Jeff Richman

Jeff Richman on Big Wheels


35 years of experience, 17 albums, a Berklee College of Music education, and Jimmy Haslip in the producer’s chair. There was no way Jeff Richman’s newest album Big Wheel could be anything but spectacular. The album opens with a funky groove that never lets up for the rest of the album, and features a great cover of Stevie Wonder’s That Girl. Richman talks with Abstract Logix about what went into making his new album Big Wheel and what influences and inspires him as a musician.

Jeff Richman

Jeff Richman

Abstract Logix: You have a created a larger discography. What sets Big Wheel apart from the rest of your catalog?

Jeff Richman: If you had to label me, I guess I would be known as a jazz  fusion guitarist, and composer.  I have had the incredible opportunity to work with some of the best musicians on the globe on all my recordings. What sets this new collection of songs apart in “Big Wheel” is that even though my compositions and solos are similarly familiar, the underlying pulse of the music seems to be void of “fusion”!!  Not that it is a pop or smooth record, because it just isn’t.  My writing is too complex for that. It feels to me that the music is coming from a different place, another home, different city, different setting.  But it’s still me writing the same music. Kind of hard to explain…….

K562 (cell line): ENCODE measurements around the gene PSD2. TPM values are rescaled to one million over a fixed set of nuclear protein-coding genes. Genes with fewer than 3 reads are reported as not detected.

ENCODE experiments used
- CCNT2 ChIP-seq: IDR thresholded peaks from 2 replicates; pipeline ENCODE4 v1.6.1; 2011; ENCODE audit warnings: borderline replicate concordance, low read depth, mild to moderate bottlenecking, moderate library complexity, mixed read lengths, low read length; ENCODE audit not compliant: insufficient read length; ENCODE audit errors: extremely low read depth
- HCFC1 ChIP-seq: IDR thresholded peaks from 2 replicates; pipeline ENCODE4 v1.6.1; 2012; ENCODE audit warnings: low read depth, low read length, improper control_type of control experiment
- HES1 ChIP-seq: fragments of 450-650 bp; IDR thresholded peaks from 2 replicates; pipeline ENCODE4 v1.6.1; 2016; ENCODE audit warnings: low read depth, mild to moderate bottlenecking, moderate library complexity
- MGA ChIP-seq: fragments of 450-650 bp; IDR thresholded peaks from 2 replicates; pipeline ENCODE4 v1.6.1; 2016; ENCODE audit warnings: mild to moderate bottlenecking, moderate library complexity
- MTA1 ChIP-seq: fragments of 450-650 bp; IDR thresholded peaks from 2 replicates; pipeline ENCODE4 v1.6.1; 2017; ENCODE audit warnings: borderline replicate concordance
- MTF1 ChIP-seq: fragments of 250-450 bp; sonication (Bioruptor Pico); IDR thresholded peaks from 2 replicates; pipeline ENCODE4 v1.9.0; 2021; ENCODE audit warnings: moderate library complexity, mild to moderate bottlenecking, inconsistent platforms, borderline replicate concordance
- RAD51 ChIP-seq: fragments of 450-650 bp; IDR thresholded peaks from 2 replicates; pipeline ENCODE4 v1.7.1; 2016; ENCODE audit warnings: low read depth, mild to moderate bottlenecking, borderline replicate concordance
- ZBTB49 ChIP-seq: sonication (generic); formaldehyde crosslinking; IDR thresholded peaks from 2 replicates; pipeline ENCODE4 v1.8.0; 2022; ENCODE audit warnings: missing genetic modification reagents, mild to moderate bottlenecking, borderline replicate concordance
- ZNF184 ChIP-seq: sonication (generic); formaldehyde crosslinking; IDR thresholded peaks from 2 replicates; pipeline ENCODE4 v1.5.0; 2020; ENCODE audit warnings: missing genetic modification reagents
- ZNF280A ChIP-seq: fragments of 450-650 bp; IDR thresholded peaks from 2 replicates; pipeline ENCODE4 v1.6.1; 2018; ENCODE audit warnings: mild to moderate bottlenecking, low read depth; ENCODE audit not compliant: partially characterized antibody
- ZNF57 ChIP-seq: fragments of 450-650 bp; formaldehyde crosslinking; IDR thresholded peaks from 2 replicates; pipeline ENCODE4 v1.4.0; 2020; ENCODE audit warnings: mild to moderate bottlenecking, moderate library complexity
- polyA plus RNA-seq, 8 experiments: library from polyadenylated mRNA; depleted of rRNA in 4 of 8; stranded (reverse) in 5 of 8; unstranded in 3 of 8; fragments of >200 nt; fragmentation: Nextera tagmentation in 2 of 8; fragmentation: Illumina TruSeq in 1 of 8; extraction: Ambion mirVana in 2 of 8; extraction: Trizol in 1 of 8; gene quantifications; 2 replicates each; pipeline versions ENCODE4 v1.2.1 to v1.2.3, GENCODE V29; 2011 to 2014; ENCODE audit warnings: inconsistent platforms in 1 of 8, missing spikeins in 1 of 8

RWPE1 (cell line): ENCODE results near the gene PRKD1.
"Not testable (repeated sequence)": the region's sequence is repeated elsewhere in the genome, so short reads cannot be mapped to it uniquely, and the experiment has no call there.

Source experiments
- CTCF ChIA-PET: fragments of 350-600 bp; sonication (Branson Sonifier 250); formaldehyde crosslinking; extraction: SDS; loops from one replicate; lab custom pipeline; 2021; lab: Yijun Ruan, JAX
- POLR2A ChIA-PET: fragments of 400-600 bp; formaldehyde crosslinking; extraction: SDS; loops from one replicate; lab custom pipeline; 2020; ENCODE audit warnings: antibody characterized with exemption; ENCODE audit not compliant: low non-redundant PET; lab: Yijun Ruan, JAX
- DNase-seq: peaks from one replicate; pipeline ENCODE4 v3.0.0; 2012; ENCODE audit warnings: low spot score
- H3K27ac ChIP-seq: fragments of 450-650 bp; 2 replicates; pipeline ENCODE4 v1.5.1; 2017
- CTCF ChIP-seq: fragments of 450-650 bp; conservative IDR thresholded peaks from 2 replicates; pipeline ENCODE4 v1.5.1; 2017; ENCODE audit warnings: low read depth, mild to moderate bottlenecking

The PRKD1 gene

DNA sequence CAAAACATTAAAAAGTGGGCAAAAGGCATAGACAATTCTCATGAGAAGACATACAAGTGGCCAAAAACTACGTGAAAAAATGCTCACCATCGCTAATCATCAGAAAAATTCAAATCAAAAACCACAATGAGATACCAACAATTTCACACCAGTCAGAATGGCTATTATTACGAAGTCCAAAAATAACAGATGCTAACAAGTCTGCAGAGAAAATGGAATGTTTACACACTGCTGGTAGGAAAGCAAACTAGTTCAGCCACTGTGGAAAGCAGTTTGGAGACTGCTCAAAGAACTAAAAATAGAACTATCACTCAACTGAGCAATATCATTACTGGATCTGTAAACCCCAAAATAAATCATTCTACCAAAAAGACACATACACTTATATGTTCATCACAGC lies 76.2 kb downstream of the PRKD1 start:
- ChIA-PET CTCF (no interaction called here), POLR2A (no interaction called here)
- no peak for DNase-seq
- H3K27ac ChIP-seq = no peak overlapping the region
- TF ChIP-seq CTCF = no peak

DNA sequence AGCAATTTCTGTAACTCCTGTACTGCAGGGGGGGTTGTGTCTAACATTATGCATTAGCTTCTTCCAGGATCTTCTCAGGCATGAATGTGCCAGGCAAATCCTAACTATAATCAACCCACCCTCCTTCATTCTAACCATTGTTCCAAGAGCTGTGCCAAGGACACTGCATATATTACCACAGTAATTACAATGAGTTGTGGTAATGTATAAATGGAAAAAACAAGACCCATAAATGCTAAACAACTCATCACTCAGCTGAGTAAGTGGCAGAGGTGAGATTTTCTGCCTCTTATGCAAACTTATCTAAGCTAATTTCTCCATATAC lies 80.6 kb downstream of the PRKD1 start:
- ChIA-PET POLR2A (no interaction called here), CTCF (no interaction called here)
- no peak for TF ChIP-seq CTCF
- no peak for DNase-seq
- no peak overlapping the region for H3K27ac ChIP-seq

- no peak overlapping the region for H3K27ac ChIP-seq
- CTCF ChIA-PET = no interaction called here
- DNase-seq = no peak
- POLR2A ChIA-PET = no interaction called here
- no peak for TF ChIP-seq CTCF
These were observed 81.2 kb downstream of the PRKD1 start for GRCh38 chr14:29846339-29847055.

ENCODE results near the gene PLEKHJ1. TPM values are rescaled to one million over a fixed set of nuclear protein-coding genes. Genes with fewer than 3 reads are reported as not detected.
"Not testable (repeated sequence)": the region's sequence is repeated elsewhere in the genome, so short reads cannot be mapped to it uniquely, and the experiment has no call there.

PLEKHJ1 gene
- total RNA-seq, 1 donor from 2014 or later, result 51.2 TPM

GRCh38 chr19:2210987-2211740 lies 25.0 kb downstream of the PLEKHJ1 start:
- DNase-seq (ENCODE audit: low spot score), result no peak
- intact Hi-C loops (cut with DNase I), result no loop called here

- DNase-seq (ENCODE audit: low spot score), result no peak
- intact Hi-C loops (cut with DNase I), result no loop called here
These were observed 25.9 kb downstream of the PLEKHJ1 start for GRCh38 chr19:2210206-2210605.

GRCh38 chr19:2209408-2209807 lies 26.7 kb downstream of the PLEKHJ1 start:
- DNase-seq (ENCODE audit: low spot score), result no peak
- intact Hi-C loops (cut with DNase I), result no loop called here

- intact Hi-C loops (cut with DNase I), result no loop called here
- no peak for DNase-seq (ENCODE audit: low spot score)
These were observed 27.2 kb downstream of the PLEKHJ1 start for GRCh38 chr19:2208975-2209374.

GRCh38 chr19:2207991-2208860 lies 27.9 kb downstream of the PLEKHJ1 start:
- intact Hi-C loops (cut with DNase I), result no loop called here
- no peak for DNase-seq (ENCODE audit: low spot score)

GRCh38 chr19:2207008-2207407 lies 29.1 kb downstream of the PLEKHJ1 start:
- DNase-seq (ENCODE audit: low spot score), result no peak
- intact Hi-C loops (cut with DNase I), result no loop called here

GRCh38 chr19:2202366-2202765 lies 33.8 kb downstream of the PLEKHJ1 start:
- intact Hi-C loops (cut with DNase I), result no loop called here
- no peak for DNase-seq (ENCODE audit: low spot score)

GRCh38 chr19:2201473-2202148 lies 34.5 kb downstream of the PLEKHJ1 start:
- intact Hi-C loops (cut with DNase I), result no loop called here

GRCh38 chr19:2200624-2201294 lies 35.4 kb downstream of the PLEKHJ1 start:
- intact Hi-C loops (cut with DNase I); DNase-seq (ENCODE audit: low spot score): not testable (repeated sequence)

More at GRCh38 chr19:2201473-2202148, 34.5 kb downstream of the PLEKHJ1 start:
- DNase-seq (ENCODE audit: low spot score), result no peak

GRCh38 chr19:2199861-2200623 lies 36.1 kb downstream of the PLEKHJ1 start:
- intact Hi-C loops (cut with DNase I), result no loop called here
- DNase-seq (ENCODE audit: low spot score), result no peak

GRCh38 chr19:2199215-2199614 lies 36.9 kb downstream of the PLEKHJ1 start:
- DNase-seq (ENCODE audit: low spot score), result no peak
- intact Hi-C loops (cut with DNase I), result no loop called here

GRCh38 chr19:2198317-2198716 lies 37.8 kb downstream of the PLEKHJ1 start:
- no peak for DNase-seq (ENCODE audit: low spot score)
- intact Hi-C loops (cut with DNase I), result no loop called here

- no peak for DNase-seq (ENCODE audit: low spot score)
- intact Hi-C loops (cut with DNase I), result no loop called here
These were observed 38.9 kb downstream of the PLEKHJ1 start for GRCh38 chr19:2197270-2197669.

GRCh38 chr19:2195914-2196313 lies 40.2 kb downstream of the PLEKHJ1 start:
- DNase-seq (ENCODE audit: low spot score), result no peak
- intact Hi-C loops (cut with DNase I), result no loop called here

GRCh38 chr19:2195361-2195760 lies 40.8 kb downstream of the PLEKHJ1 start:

Ablx: When composing the songs for the record, how much freedom did you allow the other musicians to improvise?
JR: I give the musicians a lot of freedom. I do, in fact write charts out for all my music. These charts are very clear and well written from beginning to end.  But what occurs when you’re fortunate enough to be surrounded by very creative people like the ones on this record, things change!  Along with producer Jimmy Haslip and Jeff Lorber, we explored various options and possibilities.  Since these guys have been very successful in their career’s, Jimmy and Jeff have bold, innovative ideas.  The goal being ultimately for the music to be the best it can possibly be. I had to really be open and let go, and not be defensive. I needed to be patient and see where it all would lead to. On four songs I hired keyboard, arranger whiz George Whitty to get creative and put his expertise to work. I gave him the charts along with a handful of instructions and ideas. Away he went and came up with super great stuff!  In both of these situations I needed to trust that these people I chose to work with, were going to improve and  invigorate my music. I think we succeeded and I’m very pleased about it.
Ablx: How was it to work with Jimmy Haslip as a musician and as a producer?